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Only the final score flattered the Islanders, for this Round 2, Game 1, 5-2 loss to the Bruins in Boston on Saturday night was surely not representative of the Islanders’ essence.
That’s because even though it took a screened 60-footer from Charlie McAvoy at 6:30 of the third to give the Bruins the victory, Boston was in control from the get-go and never let go.
Only Ilya Sorokin’s brilliance in nets for the Islanders kept this one from being a rout. The Islanders had absolutely no answers at all for Boston’s brilliant Brad Marchand-Patrice Bergeron-David Pastrnak unit. The Islanders rarely had possession in the Bruins’ end. Effective forechecking — any forechecking, to be accurate — was even more scarce.
One of the Islanders’ longest puck-possession shifts of the match even turned into Pastrnak’s hat-trick goal at 15:50 of the third period, when the club was caught on a bad change.
The next chance will come Monday, after coach Barry Trotz and his players will have to find some answers on their day off.
The first period came out of someone else’s matchup, for these two teams that generally allow little time and less space to their opponents somehow got caught up in an entertaining track meet that lasted for the full 20 minutes.
Maybe both teams were juiced by the full house of 17,400 fans that represented the largest NHL crowd since the league went into its pandemic pause on March 11, 2020. Maybe it was simply the emotion of the playoffs. But whatever the explanation, there wasn’t so much as a minute of the clubs feeling each other out.
It was 1-1 at the first intermission after Anthony Beauvillier’s power-play redirect from the slot at 11:48 was negated by Pastrnak’s man-advantage snipe from the left at 19:36. The period, however, belonged to Sorokin.
The 25-year-old goaltender, who went 4-0 in the first round against the Penguins with a .943 save percentage and 1.95 goals-against average, made a half-dozen glorious first-period saves on Grade-A opportunities from around the net as his team was outshot 18-8. According to NaturalHatTrick, the Bruins had a 19-5 advantage in five-on-five scoring chances.
Sorokin was quick and concise in his movement, squaring himself to Bruins shooters who were able to find seams in the Islanders defensive structure both on plays off down-low possession as well as off the rush.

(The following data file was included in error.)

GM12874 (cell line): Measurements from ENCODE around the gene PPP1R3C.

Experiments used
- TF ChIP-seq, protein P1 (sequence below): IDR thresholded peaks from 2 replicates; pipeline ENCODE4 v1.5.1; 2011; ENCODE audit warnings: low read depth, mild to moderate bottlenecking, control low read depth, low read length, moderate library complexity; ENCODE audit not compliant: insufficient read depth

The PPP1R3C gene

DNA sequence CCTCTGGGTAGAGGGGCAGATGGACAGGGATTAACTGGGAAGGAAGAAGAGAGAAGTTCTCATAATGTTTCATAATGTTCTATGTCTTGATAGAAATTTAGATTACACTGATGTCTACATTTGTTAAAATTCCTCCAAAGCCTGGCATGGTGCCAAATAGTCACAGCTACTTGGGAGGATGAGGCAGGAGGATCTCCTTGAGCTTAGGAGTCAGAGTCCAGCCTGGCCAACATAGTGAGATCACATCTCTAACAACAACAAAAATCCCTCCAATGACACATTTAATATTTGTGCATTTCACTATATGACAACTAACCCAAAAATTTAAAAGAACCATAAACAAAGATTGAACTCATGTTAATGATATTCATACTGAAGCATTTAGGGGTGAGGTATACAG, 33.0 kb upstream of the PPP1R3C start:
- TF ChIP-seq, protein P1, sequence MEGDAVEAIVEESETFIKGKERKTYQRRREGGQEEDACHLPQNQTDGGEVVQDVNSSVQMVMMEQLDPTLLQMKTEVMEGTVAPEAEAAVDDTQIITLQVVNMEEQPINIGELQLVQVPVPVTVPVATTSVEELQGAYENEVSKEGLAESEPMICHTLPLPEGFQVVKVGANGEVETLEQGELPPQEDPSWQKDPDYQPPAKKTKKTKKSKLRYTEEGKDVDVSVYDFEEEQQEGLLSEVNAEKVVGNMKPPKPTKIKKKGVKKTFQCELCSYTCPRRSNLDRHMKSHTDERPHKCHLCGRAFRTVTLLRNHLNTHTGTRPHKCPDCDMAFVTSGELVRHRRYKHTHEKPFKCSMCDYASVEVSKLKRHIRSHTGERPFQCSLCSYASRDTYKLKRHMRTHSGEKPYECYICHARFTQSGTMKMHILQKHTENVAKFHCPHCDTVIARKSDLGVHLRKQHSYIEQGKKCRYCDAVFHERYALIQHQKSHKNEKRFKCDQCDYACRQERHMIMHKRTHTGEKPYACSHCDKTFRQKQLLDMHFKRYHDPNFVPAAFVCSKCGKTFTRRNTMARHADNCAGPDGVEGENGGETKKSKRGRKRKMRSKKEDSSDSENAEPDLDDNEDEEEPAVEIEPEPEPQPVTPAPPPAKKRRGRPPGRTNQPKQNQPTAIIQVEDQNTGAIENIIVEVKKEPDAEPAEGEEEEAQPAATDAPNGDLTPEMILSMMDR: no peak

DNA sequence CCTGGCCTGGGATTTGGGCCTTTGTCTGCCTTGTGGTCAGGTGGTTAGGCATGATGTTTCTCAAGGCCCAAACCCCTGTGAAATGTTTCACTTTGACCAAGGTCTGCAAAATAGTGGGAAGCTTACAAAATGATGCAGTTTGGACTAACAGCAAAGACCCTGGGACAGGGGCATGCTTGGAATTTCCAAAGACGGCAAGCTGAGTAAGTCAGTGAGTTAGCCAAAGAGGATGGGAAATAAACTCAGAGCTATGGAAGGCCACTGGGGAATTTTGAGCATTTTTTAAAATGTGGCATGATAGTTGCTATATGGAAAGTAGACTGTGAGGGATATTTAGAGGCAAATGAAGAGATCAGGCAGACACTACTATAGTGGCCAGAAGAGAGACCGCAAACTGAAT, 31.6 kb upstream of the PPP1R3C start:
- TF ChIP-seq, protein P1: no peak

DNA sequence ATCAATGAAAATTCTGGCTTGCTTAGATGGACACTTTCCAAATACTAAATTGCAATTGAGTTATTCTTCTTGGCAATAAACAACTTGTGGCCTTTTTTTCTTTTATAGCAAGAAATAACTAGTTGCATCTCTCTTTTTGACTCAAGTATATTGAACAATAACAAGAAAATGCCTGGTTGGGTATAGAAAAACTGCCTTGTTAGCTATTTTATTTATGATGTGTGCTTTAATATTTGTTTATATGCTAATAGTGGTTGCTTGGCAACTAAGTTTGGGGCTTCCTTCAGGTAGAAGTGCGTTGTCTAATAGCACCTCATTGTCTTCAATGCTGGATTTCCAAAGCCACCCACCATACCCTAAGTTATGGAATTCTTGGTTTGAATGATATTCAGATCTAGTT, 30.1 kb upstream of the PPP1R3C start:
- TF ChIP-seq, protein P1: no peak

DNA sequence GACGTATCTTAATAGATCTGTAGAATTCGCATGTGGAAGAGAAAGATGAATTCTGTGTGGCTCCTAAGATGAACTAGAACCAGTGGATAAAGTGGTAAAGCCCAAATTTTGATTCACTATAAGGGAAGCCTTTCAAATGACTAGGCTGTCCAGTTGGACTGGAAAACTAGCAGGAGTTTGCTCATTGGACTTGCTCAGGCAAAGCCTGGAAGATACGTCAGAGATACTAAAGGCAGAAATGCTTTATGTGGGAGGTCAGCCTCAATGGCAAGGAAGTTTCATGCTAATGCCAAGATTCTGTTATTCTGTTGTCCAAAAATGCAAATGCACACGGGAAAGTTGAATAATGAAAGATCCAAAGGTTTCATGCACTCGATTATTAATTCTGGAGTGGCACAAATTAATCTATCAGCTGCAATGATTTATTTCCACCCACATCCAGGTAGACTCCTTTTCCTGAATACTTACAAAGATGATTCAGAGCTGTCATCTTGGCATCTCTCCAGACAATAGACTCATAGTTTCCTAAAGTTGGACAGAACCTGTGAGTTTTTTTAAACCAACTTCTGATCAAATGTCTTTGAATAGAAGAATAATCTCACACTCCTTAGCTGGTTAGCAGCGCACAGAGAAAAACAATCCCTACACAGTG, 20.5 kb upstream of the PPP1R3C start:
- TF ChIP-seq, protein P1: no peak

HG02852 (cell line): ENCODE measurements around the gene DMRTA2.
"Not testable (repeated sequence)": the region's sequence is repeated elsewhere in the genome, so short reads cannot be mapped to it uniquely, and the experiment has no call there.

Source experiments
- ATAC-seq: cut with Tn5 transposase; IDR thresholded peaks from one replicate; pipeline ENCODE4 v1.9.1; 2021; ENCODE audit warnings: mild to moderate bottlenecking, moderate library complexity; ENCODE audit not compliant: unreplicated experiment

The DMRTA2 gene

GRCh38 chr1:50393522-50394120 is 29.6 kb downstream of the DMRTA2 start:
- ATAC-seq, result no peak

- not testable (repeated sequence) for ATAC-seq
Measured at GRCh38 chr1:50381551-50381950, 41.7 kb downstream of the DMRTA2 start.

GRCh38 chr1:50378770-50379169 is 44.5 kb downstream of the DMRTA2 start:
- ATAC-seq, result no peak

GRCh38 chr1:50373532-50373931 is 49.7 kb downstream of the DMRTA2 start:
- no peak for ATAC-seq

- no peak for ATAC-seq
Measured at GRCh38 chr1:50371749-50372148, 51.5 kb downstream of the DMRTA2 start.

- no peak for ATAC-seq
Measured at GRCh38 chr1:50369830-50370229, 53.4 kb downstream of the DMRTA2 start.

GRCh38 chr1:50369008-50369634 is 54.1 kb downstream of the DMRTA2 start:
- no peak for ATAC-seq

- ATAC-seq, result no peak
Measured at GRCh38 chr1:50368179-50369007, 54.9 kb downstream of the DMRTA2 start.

The Islanders had the edge early with their forecheck and puck-pursuit game and hounded the B’s into multiple errors early. But Boston adjusted and was able to sweep out of its own end with speed and numbers to earn a wide edge in zone time as the period evolved.
Trotz went into a mix-and-match strategy with his defensemen, the Islanders coach splitting the Adam Pelech-Ryan Pulock top pair at times in order to have at least one on at all times against the Marchand-Bergeron-Pastrnak unit.
The second period was much like the first, though perhaps not as frenetic. Still, the Bruins carried the play for large chunks of the session, sweeping out of their own end with relative ease and in structure.
The Islanders seemed in a constant scramble mode against the Bergeron unit, which gained the offensive zone with numbers and maintained possession below the hash marks. By the middle of the period, Bergeron had compiled eight shots against Sorokin.
The eighth of those led to a goal. The Boston captain’s right-wing drive was kicked by Sorokin into the left flat, where Pastrnak was waiting to slam it home for a 2-1 lead at 11:08. The goal came against the Pelech-Pulock pair on the back and the Beauvillier-Nelson-Bailey unit up front that had a dickens of a time gaining control of the puck.
If Boston’s top line had been dominant, the Islanders’ putative first unit, with Mathew Barzal skating between Leo Komarov and Jordan Eberle, had been moribund through the open 30 minutes, barely able to gain the offensive zone let alone create a scoring chance.
But that changed a minute after Pastrnak’s second goal. Barzal led a charge into the Boston end before he was set up at the left doorstep by Komarov. Barzal was unable to get his stick on the puck, but Eberle retrieved and fed Pelech, whose rocket from the top 50 feet away beat Tuukka Rask’s high glove side to tie the score at 12:34.
The Bruins responded by pushing the pace, but Sorokin made a stop on Taylor Hall at the doorstep with 1:40 remaining to send the teams into the second intermission in a tie game. Again, the Bruins had the shot advantage, this time 12-4 for an overall edge of 30-12.
Boston’s scoring-chance edge mounted to 27-7 following an 8-2 edge in the second. The Bruins also owned a massive edge in five-on-five attempts at 47-15. Again, though, the score was 2-2 entering the third period.
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